Swadley v. Shelter Mutual Insurance Co.

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Justia Opinion Summary

Shelter Mutual Insurance Company issued the Swadley family a policy with underinsured motorist (UIM) coverage. The policy’s declarations page listed “100,000 Per Person” as the UIM limit. After Angela Swadley was killed in a collision, the Swadleys made a claim to Shelter pursuant to their policy’s UIM coverage. When Shelter denied the claim, the Swadleys filed a petition against Shelter. The circuit court ruled that the policy was ambiguous, entered partial summary judgment in favor of the Swadleys and awarded the Swadleys $100,000. The Supreme Court reversed, holding that the policy unambiguously precluded UIM coverage from applying to the Swadleys’ claim.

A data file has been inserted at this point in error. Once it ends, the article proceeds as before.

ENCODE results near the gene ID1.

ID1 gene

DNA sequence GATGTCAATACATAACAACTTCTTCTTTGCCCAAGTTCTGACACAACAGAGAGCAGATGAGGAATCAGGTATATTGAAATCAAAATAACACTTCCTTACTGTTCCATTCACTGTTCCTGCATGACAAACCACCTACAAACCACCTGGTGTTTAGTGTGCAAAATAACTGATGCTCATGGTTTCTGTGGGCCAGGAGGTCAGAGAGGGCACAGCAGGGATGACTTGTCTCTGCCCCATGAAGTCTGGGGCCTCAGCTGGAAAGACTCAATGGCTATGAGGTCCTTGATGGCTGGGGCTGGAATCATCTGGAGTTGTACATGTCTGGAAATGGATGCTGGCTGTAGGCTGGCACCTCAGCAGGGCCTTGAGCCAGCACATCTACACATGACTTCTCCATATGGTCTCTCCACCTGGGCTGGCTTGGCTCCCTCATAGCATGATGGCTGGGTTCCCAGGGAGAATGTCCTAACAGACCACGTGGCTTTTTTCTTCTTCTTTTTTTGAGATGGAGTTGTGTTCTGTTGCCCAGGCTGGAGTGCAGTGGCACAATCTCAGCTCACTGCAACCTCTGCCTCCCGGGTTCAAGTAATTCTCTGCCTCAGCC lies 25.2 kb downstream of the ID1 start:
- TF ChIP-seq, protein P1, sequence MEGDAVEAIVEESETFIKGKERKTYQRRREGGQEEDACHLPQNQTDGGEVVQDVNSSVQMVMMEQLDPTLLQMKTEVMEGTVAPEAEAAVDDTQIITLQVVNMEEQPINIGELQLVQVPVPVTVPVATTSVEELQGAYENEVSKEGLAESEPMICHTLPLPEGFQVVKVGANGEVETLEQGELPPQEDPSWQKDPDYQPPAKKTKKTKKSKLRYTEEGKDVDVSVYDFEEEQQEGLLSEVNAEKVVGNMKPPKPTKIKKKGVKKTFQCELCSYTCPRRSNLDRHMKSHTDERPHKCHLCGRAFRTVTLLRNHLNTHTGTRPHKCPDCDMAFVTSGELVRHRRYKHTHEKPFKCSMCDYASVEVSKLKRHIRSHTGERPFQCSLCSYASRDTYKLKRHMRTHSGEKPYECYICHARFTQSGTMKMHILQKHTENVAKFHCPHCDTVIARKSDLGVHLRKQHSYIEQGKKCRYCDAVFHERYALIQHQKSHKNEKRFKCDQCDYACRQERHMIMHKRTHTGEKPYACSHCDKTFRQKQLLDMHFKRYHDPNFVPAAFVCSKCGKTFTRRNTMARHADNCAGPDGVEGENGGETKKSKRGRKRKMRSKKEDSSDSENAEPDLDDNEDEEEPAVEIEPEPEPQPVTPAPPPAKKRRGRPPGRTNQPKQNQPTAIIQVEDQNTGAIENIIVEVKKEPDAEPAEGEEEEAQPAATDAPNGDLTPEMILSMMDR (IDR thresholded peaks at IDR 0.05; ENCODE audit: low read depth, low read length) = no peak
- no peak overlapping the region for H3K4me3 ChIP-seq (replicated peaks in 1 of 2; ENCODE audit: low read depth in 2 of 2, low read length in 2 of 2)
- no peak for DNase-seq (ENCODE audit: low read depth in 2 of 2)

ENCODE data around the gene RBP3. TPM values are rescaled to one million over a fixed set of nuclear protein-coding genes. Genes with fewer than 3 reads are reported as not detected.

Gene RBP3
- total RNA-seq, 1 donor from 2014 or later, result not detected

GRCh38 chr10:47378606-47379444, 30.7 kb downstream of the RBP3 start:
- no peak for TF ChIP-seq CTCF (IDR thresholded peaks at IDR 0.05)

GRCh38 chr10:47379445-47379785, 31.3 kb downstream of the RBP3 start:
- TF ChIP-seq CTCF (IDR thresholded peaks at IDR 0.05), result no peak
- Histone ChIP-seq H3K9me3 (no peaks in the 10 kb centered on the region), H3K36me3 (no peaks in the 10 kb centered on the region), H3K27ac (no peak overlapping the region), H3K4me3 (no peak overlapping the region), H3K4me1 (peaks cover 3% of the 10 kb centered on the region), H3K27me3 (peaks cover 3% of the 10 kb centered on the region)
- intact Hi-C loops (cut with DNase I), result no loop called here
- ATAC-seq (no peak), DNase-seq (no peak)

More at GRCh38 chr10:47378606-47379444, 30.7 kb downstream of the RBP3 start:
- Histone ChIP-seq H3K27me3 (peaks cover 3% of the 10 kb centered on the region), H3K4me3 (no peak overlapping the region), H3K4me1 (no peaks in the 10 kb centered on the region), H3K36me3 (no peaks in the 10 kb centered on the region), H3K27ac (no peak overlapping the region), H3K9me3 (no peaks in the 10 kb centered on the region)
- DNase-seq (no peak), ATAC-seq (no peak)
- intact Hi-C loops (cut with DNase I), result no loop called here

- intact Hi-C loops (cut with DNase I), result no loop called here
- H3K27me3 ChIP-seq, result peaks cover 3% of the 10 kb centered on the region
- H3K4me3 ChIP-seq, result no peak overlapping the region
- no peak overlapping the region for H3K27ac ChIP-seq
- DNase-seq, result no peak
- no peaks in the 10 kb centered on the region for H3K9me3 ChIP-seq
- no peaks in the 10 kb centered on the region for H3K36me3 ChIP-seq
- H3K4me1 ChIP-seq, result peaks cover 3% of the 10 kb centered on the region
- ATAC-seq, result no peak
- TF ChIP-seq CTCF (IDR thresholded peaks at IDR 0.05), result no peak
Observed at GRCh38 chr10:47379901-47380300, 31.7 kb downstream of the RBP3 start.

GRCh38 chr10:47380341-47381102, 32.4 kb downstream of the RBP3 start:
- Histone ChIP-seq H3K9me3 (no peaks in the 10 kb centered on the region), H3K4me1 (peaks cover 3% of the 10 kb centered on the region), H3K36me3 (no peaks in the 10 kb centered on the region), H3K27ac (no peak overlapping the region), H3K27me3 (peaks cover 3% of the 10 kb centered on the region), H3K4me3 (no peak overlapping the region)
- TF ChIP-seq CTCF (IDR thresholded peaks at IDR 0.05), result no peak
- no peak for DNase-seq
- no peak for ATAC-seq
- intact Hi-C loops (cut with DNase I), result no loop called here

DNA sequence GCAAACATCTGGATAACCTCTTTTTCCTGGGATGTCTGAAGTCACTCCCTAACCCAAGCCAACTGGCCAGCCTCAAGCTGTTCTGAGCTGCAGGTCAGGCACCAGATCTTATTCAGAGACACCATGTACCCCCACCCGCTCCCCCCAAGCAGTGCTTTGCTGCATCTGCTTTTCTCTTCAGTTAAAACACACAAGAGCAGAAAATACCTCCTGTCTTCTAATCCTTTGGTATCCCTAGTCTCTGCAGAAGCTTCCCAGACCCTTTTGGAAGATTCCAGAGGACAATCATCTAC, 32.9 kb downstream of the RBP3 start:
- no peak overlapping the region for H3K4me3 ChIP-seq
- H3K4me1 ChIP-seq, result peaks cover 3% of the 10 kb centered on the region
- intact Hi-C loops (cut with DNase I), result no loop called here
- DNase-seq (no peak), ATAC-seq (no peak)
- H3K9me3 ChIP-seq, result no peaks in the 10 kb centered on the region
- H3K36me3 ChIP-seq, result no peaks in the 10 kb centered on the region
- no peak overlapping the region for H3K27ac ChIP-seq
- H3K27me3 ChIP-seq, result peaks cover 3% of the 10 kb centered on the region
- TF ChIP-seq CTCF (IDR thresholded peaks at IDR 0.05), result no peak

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SUPREME COURT OF MISSOURI en banc JEFFREY D. SWADLEY, CHELSEA S. SWADLEY, and BROOKE L. SWADLEY, Respondents, v. SHELTER MUTUAL INSURANCE CO., Appellant. ) ) ) ) ) ) ) ) ) ) Opinion issued March 14, 2017 No. SC95844 APPEAL FROM THE CIRCUIT COURT OF JASPER COUNTY The Honorable David B. Mouton, Judge Shelter Mutual Insurance Company appeals the circuit court's judgment awarding the Swadley family $100,000 pursuant to underinsured motorist ("UIM") coverage in the Swadleys' insurance policy. Because the policy at issue unambiguously precludes UIM coverage from applying to the Swadleys' claim, the circuit court's judgment is reversed and the case is remanded. Factual and Procedural History Shelter issued the Swadleys a policy with UIM coverage. 1 The policy's declarations page lists "$100,000 Per Person" as the UIM "limit." The definitions section of the policy 1 "The purpose of underinsured motorist coverage is to provide insurance coverage for insureds who have been bodily injured by a negligent motorist whose own automobile liability insurance coverage is insufficient to pay for the injured person's actual damages." Wasson v. Shelter Mut. Ins. Co., 358 S.W.3d 113, 117 (Mo. App. 2011). then defines "underinsured motor vehicle" as "a motor vehicle covered by a liability bond, governmental liability statute, or insurance policy, applicable to the occurrence; but the monetary limits of that bond, statutory coverage, or policy, are less than the limits of underinsured motorists coverage shown in the Declarations." (Emphasis added). The clear and intentional effect of this definition is that UIM coverage will not apply when the underinsured motorist has liability coverage equal to or greater than $100,000. With this policy in place, Angela Swadley's vehicle was struck by a tractor-trailer unit driven by an employee of Silk Way Trans, LLC, causing her vehicle to overturn. A motorcyclist subsequently struck Angela's overturned vehicle, lost control, and struck and killed Angela, who had exited the vehicle. The Swadleys filed a wrongful death claim against the driver, Silk Way, and the motorcyclist. Silk Way had liability insurance coverage of $1,000,000 and the Swadleys settled with the driver and Silk Way for $823,874.80. 2 The Swadleys then made a claim to Shelter pursuant to their policy's UIM coverage. Shelter denied the claim, arguing the tractor-trailer unit was not an "underinsured motor vehicle," as defined by the policy, because Silk Way had liability coverage ($1,000,000) greater than the UIM limit listed in the declarations ($100,000). The Swadleys then filed a two-count petition against Shelter, with Count I seeking $100,000 based on UIM coverage and Count II alleging vexatious refusal to pay. Both sides moved for summary judgment on Count I. Shelter stipulated that the Swadleys sustained at least $923,874.80 in damages (i.e., at least $100,000 more than what the 2 The motorcyclist, who was also injured, recovered $176,125.20, the balance of Silk Way's liability policy. The Swadleys did not seek recovery from the motorcyclist's insurance policy. 2 Swadleys recovered from Silk Way), but again argued the policy's UIM coverage did not apply under the circumstances. The Swadleys argued the policy was ambiguous and should be construed in their favor. The circuit court ruled the policy was ambiguous, entered partial summary judgment in favor of the Swadleys, and thereafter entered a judgment awarding the Swadleys $100,000. 3 Shelter appealed and, pursuant to article V, § 10 of the Missouri Constitution, the case was transferred to this Court by certification of a dissenting judge after opinion by the court of appeals. Standard of Review "Whether to grant summary judgment is an issue of law that this Court determines de novo." Seeck v. Geico Gen. Ins. Co., 212 S.W.3d 129, 132 (Mo. banc 2007). "The interpretation of an insurance policy is a question of law that this Court also determines de novo." Id. Analysis Shelter argues UIM coverage does not apply to the Swadleys' claim because the tractor-trailer unit was not an "underinsured motor vehicle" pursuant to the policy's unambiguous definition. The Swadleys do not argue the policy's definition of "underinsured motor vehicle" is itself ambiguous or that the tractor-trailer unit was an "underinsured motor vehicle" pursuant to the policy's definition. Instead, they argue the policy is ambiguous as a whole because the declarations and other portions of the policy promise UIM coverage up to $100,000 but the definition of "underinsured motor vehicle" 3 The circuit court dismissed Count II. 3 restricts when UIM coverage applies and set-off provisions ensure that Shelter will never be obligated to pay up to $100,000 in UIM coverage. "An ambiguity exists when there is duplicity, indistinctness, or uncertainty in the meaning of the language in the policy. Language is ambiguous if it is reasonably open to different constructions." Id. (internal quotations omitted). Additionally, "it is well-settled that where one section of an insurance policy promises coverage and another takes it away, the contract is ambiguous." Ritchie v. Allied Prop. & Cas. Ins. Co., 307 S.W.3d 132, 140– 41 (Mo. banc 2009). When determining whether an ambiguity exists, "[c]ourts should not interpret policy provisions in isolation but rather evaluate policies as a whole." Id. at 135. Any ambiguity is resolved in favor of the insured. Id. But "[a]bsent an ambiguity, an insurance policy must be enforced according to its terms." Seeck, 212 S.W.3d at 132. Nowhere does this policy expressly promise UIM coverage under every circumstance, and nowhere does it promise UIM coverage when the underinsured motorist has liability coverage equal to or greater than the UIM limit. Therefore, the policy is not rendered ambiguous by the fact that the policy's definition of "underinsured motor vehicle" restricts UIM coverage to applying only when the underinsured motorist has liability coverage less than the UIM limit. As this Court has previously explained: Insurance policies customarily include definitions that limit words used in granting coverage as well as exclusions that exclude from coverage otherwise covered risks. While a broad grant of coverage in one provision that is taken away by a more limited grant in another may be contradictory and inconsistent, the use of definitions and exclusions is not necessarily contradictory or inconsistent. . . . Definitions, exclusions, conditions and endorsements are necessary provisions in insurance policies. If they are clear and unambiguous within the context of the policy as a whole, they are enforceable. 4 Floyd-Tunnell v. Shelter Mut. Ins. Co., 439 S.W.3d 215, 221 (Mo. banc 2014) (quoting Todd v. Mo. United Sch. Ins. Council, 223 S.W.3d 156, 162–63 (Mo. banc 2007)). The definition of "underinsured motor vehicle"—and consequently, when this policy's UIM coverage applies—is clear and unambiguous within the context of the policy as a whole. Indeed, this Court previously rejected the argument that a nearly identical definition of "underinsured motor vehicle" rendered a policy ambiguous. See Rodriguez v. Gen. Accident Ins. Co. of Am., 808 S.W.2d 379, 382–83 (Mo. banc 1991). The Swadleys, though, argue that, aside from the definition of "underinsured motor vehicle," the policy is ambiguous because it promises UIM coverage up to $100,000 but contains set-off provisions ensuring that Shelter will never be obligated to pay that full amount. But any ambiguity as to the amount of UIM coverage provided by this policy is irrelevant because such an ambiguity, if one exists, would not render this policy ambiguous as to when UIM coverage applies. Evaluating the policy as a whole, UIM coverage unambiguously does not apply when, as here, the underinsured motorist has liability coverage equal to or greater than $100,000. 4 4 This case is distinguishable from Seeck, in which this Court held a particular "excess" insurance clause rendered a policy ambiguous even if the definition of "underinsured motor vehicle" were otherwise clear. 212 S.W.3d at 132–34. Because no similar clause appears in this policy, Rodriguez, rather than Seeck, applies here. See id. at 133–34. In addition to holding UIM coverage did not apply due to the clear definition of "underinsured motor vehicle," this Court in Rodriguez rejected the argument that the policy was ambiguous as to the amount of UIM coverage due to setoff provisions. 808 S.W.2d at 382–83. However, this Court has since explained that Rodriguez's additional ambiguity analysis was merely dicta—because this Court had determined that UIM coverage did not apply in Rodriguez, there was no need to determine whether an ambiguity existed as to the amount of UIM coverage. See Jones v. Mid-Century Ins. Co., 287 S.W.3d 687, 692 n.3 (Mo. banc 2009). Likewise, because UIM coverage does not apply in this case, any ambiguity analysis as to the amount of UIM coverage would be nothing more than dicta. 5 Conclusion The circuit court's judgment is reversed and the case is remanded. Zel M. Fischer, Judge Breckenridge, C.J., Stith, Wilson and Russell, JJ., concur; Draper, J., dissents. 6